Aligning edge The bottom edge of the document when its face is viewed.
Amount field he right-hand field of the MICR line. It is a fixed field that contains the value of the transaction and, if used, is normally completed by the collecting Financial Institution.
Auxiliary Domestic field For cheques this field contains the serial number of the cheque. When used with deposit forms, no pre-printing may occur as this is used to record the Item Count (number of cheques deposited) during the proofing process.
Average edge An imaginary line that divides irregularities on the edge of printed characters such that the sum of the inked areas on the non-inked side of the line equals the sum of the non-inked areas on the inked side. Used for defining both vertical and horizontal edges of printed MICR characters.
Background The basic colours and patterns that appear on a document, apart from
lines and information printed on it. These must be printed in scan non-readable ink.
BSB field A field that contains symbols and numeric values identifying the Financial Institution and depending upon the individual Financial Institution, the State and Branch where the account is held or the processing centre and the State in which the processing centre is located or administration point of the Financial Institution. The symbol that opens the field (BSB symbol) is always the reference point for measuring character positions.
Capture The gathering of data from the MICR line during processing, to enable further electronic processing of the captured information.
Character space The space in which one printed numeric character or symbol can appear. It is measured horizontally, from the right hand average edge of the character to the right-hand average edge of the adjacent character immediately to the left. There are eight character spaces per inch.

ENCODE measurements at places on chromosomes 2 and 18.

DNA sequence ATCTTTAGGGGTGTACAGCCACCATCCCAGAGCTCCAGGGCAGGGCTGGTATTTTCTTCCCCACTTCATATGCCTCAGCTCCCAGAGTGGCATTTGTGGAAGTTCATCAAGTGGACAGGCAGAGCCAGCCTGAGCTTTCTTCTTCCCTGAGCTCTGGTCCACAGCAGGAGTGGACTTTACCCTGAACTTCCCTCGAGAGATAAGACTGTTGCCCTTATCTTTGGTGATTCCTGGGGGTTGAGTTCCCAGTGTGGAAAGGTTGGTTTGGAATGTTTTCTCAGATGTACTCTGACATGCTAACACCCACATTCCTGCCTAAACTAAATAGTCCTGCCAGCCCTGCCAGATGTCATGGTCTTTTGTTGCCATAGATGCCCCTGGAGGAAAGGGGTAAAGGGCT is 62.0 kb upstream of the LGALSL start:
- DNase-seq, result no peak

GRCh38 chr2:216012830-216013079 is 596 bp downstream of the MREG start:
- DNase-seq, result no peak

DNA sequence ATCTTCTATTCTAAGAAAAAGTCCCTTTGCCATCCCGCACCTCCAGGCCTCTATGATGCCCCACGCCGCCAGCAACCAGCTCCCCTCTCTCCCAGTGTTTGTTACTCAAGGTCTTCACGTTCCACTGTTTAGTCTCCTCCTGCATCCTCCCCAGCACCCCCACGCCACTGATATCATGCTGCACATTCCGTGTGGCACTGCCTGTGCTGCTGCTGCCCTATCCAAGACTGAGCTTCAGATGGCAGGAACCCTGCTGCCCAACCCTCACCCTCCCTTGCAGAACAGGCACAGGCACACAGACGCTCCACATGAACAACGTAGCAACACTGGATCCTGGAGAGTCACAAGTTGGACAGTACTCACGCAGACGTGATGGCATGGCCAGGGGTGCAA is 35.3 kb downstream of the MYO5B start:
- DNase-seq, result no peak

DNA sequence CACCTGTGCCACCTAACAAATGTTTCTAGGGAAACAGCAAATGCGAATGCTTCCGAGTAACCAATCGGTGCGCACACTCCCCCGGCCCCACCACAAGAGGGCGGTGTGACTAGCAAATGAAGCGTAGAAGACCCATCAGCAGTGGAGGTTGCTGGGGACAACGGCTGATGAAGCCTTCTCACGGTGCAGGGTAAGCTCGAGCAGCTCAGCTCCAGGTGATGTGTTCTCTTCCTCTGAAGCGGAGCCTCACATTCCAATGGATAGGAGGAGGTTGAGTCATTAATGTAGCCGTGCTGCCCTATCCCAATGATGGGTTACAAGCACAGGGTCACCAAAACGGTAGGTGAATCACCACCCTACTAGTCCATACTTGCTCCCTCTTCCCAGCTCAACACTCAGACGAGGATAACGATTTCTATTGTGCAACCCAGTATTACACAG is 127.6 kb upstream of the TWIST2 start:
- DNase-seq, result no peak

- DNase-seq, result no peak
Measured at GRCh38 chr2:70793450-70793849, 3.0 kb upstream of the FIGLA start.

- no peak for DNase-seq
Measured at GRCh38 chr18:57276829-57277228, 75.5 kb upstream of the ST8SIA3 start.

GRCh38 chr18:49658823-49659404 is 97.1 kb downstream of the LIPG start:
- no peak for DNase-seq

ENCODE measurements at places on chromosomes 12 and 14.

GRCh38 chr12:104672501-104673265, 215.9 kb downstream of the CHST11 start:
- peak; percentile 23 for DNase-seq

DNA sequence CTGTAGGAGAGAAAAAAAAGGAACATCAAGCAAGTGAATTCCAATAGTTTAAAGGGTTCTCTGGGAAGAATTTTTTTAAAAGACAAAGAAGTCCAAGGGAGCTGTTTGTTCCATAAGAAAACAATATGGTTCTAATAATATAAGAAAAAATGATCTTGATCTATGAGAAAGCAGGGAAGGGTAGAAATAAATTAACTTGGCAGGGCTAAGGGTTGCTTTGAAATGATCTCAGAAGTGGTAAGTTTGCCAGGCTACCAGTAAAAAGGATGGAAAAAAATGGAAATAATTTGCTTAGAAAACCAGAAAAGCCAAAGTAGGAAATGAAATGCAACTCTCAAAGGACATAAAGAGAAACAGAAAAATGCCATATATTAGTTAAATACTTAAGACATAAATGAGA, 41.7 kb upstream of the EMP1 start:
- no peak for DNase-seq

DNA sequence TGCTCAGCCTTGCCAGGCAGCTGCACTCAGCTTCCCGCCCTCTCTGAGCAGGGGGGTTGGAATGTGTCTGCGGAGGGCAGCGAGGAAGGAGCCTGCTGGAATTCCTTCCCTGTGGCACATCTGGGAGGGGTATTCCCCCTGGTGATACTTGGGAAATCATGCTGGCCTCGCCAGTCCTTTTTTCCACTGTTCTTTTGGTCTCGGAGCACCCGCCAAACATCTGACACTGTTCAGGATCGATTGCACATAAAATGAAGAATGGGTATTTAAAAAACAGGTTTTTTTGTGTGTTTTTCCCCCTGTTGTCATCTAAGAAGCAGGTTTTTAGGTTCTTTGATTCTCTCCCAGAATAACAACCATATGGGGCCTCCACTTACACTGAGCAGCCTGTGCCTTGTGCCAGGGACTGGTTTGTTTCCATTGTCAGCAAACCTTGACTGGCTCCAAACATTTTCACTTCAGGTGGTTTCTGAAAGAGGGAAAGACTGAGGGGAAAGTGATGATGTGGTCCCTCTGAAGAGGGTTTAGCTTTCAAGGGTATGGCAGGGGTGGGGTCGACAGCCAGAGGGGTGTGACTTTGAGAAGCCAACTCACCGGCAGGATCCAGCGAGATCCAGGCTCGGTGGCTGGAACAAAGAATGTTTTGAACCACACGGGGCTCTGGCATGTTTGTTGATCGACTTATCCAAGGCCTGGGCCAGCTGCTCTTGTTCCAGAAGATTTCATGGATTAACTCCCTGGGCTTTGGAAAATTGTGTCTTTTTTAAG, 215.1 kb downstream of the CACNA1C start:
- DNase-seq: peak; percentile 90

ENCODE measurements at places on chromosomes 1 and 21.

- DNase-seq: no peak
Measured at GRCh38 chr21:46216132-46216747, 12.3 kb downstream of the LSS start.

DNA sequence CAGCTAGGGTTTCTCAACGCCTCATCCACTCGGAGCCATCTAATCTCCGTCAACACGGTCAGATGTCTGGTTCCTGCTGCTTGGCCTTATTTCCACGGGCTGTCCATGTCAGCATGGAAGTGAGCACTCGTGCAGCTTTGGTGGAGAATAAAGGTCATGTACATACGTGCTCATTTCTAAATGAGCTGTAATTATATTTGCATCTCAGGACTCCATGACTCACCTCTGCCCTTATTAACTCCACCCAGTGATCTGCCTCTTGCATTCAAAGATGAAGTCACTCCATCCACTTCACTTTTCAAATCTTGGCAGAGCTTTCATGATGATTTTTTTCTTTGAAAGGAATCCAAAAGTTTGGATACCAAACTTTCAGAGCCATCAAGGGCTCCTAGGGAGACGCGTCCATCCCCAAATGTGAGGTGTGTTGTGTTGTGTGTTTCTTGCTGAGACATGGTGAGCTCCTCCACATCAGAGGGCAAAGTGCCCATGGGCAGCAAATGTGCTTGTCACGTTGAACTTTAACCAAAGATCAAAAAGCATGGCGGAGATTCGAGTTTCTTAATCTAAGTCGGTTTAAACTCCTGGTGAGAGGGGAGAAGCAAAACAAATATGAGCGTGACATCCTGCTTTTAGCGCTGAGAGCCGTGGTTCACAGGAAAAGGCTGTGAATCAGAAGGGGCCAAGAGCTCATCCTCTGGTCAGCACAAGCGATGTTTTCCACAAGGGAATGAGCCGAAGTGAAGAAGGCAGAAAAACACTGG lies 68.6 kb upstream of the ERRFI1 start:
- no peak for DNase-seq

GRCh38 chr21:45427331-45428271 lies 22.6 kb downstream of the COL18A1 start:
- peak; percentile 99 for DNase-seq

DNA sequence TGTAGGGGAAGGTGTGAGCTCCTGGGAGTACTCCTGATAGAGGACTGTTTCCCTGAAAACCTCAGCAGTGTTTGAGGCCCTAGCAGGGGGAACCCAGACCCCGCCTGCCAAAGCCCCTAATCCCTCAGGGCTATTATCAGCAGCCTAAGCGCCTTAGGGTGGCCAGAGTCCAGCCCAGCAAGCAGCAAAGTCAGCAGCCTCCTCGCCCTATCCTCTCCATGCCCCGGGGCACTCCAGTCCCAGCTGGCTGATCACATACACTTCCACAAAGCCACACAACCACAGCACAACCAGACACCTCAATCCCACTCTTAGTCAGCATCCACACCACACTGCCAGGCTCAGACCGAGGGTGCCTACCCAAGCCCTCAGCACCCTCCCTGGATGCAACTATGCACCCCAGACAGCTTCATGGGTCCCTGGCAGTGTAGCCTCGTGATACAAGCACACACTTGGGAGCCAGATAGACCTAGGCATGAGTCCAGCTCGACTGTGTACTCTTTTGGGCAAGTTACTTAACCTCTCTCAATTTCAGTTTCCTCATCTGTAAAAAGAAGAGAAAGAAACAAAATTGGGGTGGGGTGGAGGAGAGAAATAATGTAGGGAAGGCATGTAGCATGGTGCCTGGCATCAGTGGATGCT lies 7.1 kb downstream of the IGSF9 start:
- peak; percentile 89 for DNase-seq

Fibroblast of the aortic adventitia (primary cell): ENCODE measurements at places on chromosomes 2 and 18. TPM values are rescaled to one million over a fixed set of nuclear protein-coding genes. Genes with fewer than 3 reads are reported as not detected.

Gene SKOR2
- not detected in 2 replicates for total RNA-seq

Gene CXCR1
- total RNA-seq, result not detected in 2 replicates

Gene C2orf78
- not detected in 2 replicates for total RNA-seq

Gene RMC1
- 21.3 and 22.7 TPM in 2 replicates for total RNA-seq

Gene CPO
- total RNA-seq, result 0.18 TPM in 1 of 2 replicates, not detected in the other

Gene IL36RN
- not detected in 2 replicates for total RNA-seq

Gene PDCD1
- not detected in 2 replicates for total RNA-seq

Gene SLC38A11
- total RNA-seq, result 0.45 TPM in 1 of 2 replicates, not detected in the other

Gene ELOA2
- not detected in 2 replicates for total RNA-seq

A cheque is an unconditional order in writing that:

  • is addressed by a person to another person (being a Financial Institution);
  • is signed by the person giving it; and
  • requires the Financial Institution to pay on demand a sum certain in money.

An instrument that does not comply with these rules or that orders any act to be done in addition to the payment of money, is not a cheque.

Clear bands Areas within which printing is restricted, these are the optical clear bands for Image Capture and the MICR clear band.
Convenience amount The Amount in Figures on cheques and the Total Amount on deposit forms.
Deposit form A deposit form is a summary of the cheques or cash being lodged to a specific account at a Financial Institution.
Debossment A physical impression of the typeface into the paper surface causing a depression below the surrounding paper surface.
Designated peak(s) The peak or peaks of a waveform which is (are) used for the purpose of determining signal strength of a character/symbol.
Document processing system The series of processing steps performed on a cheque from initial lodgement through to return to the Financial Institution on which the cheque is drawn.
Domestic Field This field contains the account number of the document. The format is determined by the relevant Financial Institution.
Embossment As used in this specification, a physical buildup of toner on paper causing the characters to sit above the surrounding paper surface.
Extra Auxiliary Domestic Field Mainly used on deposit forms to identify depositors, hence the alternative name “Agent Number”.
Extraneous ink Magnetic ink, toner or other ink not intentionally printed which is located within the MICR clear band.